A new claim was not deemed to have been made until the pleading was actually amended for limitation purposes, and should not be allowed after the limitation period had expired. The date of the application for leave to amend was not at issue. The court will normally require the claimant to bring fresh proceedings, in which limitation issues can be tried. The judge’s decision is a matter of impression.
Whether or not a new cause of action arises out of substantially the same facts as those already pleaded is substantially a matter of impression.
Glidewell LJ said: ‘Section 35 of the Act of 1980 contains the following provisions which are relevant to this appeal:
‘(1) For the purposes of this Act, any new claim made in the course of any action shall be deemed to be a separate action and to have been commenced . . (b) . . on the same date as the original action. (2) In this section a new claim means. . (a) the addition or substitution of a new cause of action; . . (3) Except as provided by. . Rules of court, neither the High Court nor any county court shall allow a new claim within subsection (1)(b) above . . to be made in the course of any action after the expiry of any time limit under this Act which would affect a new action to enforce that claim . . (4) Rules of court may provide for allowing a new claim to which subsection (3) above applies to be made as there mentioned, but only if the conditions specified in subsection (5) below are satisfied, and subject to any further restrictions the rules may impose. (5) The conditions referred to in subsection (4) above are the following – (a) in the case of a claim involving a new cause of action, if the new cause of action arises out of the same facts or substantially the same facts as are already in issue on any claim previously made in the original action;’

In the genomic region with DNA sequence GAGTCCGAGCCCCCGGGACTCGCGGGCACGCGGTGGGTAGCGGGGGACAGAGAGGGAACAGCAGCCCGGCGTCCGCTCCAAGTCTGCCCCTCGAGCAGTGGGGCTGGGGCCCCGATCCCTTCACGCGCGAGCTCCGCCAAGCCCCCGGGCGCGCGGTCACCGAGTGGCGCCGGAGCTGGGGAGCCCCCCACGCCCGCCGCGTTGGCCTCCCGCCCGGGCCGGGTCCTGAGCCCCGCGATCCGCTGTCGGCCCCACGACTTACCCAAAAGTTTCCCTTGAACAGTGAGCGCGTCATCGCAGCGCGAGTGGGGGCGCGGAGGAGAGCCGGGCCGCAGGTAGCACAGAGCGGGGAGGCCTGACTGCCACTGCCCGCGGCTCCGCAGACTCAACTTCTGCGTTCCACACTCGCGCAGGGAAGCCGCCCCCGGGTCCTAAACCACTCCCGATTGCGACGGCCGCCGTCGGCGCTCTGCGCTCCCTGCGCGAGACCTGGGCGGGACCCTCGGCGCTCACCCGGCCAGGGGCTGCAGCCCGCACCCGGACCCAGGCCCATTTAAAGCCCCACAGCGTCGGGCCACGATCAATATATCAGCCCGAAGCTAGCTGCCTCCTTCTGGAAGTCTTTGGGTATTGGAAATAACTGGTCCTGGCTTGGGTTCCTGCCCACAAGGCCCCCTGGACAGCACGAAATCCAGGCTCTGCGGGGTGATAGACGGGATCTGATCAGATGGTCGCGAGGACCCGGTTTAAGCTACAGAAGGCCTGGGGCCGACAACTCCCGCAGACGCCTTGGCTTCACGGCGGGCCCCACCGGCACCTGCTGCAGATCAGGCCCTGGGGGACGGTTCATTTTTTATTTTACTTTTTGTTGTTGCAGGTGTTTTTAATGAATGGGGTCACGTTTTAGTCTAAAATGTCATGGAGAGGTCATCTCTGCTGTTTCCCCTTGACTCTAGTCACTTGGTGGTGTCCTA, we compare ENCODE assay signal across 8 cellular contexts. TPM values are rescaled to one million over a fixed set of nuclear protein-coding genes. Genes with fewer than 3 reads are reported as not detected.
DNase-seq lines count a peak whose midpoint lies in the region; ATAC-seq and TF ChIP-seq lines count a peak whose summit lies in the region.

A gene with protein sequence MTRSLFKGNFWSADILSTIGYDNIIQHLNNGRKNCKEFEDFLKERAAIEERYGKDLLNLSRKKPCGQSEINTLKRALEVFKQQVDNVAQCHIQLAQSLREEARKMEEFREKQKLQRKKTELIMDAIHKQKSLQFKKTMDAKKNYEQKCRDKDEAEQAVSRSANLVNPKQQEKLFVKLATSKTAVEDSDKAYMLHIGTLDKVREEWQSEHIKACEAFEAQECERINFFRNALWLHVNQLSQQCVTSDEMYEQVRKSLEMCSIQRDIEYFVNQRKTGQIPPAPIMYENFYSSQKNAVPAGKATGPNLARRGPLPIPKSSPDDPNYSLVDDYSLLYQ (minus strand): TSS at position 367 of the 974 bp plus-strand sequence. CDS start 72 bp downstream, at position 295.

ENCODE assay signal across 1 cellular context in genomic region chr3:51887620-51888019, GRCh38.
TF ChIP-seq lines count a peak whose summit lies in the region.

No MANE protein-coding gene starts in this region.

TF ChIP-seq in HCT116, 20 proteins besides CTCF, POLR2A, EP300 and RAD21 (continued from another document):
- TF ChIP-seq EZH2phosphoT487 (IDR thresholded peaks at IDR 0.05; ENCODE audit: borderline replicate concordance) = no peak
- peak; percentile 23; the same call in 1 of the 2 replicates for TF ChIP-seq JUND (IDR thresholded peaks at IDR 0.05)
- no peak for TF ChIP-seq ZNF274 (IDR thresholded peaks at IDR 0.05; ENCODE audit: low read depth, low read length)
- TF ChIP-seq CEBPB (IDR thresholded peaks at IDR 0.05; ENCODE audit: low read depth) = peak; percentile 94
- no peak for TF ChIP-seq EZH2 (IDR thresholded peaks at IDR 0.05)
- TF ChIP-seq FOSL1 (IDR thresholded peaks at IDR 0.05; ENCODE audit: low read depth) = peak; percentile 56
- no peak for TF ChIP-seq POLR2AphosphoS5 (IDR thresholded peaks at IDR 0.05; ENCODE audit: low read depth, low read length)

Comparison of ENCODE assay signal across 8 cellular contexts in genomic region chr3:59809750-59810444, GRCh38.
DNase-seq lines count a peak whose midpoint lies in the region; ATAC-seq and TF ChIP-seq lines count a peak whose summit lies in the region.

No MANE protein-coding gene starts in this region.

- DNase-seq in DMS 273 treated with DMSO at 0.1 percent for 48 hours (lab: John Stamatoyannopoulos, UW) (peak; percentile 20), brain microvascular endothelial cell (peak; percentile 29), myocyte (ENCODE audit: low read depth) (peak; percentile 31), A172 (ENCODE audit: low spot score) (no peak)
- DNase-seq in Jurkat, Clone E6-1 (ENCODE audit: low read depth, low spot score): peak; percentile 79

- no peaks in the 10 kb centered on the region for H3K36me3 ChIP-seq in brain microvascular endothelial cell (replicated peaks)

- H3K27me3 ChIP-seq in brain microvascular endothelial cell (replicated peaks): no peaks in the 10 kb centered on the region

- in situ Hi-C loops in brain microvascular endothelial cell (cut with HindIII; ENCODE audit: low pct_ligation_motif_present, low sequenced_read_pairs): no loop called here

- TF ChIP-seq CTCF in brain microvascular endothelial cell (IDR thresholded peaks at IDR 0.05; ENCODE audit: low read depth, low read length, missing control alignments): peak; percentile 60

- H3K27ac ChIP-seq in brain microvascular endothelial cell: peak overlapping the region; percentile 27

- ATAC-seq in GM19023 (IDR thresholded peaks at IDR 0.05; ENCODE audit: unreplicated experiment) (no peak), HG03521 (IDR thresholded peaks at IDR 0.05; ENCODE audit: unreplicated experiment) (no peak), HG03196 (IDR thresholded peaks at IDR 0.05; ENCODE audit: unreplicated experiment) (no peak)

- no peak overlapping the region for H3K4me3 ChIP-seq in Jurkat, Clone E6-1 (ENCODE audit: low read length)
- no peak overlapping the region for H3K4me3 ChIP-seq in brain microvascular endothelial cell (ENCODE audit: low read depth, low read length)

Glidewell LJ continued: ‘The rules of court referred to in section 35(4) are to be found in RSC, Ord.20,r.5. So far as material this provides:
‘(1) Subject to. . the following provisions of this rule, the court may at any stage of the proceedings allow the plaintiff to amend his writ, or any party to amend his pleading, on such terms as to costs or otherwise as may be just and in such manner (if any) as it may direct. (2) Where an application to the court for leave to make the amendment mentioned in paragraph . . (5) is made after any relevant period of limitation current at the date of issue of the writ has expired, the court may nevertheless grant such leave in the circumstances mentioned in that paragraph if it thinks it just to do so . . (5) An amendment may be allowed under paragraph (2) notwithstanding that the effect of the amendment will be to add or substitute a new cause of action if the new cause of action arises out of the same facts or substantially the same facts as a cause of action in respect of which relief has already been claimed in the action by the party applying for leave to make the amendment.’